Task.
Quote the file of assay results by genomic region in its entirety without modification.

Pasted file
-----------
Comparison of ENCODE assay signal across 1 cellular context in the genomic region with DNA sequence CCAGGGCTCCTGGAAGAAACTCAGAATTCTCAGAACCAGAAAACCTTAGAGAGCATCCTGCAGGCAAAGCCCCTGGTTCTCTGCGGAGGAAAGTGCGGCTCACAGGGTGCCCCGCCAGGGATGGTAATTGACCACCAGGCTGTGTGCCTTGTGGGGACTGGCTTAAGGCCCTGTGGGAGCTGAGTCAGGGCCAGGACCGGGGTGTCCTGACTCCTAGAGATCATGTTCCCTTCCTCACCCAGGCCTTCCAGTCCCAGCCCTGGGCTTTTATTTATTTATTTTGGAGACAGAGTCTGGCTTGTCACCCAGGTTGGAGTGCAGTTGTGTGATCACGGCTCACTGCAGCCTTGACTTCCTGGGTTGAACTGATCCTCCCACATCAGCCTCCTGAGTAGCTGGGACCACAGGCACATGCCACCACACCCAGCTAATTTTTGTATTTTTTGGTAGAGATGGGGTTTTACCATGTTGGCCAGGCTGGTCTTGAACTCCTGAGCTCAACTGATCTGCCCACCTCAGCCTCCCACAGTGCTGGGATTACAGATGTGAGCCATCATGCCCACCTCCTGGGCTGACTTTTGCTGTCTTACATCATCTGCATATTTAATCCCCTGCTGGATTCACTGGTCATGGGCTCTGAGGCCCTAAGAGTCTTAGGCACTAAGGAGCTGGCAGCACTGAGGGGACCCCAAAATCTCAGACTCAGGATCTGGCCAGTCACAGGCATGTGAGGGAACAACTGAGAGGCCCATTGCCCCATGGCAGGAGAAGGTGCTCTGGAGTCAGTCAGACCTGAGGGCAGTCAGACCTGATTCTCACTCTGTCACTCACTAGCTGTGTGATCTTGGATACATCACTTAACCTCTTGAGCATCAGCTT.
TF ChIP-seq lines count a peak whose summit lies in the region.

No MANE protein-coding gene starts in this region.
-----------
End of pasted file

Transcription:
Comparison of ENCODE assay signal across 1 cellular context in the genomic region with DNA sequence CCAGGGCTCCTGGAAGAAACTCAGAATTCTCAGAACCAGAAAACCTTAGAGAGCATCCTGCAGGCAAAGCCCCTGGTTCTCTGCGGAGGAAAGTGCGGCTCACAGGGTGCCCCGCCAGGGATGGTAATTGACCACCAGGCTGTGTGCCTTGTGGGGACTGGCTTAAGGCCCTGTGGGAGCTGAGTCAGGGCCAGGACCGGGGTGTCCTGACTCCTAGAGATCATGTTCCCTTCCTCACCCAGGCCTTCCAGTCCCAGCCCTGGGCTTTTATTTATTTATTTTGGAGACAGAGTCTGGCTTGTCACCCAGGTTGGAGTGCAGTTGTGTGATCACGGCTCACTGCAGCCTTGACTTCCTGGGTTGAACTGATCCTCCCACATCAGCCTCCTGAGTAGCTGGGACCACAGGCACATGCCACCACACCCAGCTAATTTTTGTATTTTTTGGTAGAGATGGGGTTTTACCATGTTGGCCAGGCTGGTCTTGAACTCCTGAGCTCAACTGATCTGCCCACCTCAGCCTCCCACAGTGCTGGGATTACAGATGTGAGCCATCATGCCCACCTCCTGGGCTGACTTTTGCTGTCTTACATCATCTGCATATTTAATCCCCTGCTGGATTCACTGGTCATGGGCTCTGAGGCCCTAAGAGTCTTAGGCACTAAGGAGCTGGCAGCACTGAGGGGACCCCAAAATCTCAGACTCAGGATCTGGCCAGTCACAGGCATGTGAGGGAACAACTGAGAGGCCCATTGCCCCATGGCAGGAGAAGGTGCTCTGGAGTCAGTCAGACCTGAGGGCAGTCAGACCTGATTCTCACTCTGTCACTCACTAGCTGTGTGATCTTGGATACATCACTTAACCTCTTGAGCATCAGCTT.
TF ChIP-seq lines count a peak whose summit lies in the region.

No MANE protein-coding gene starts in this region.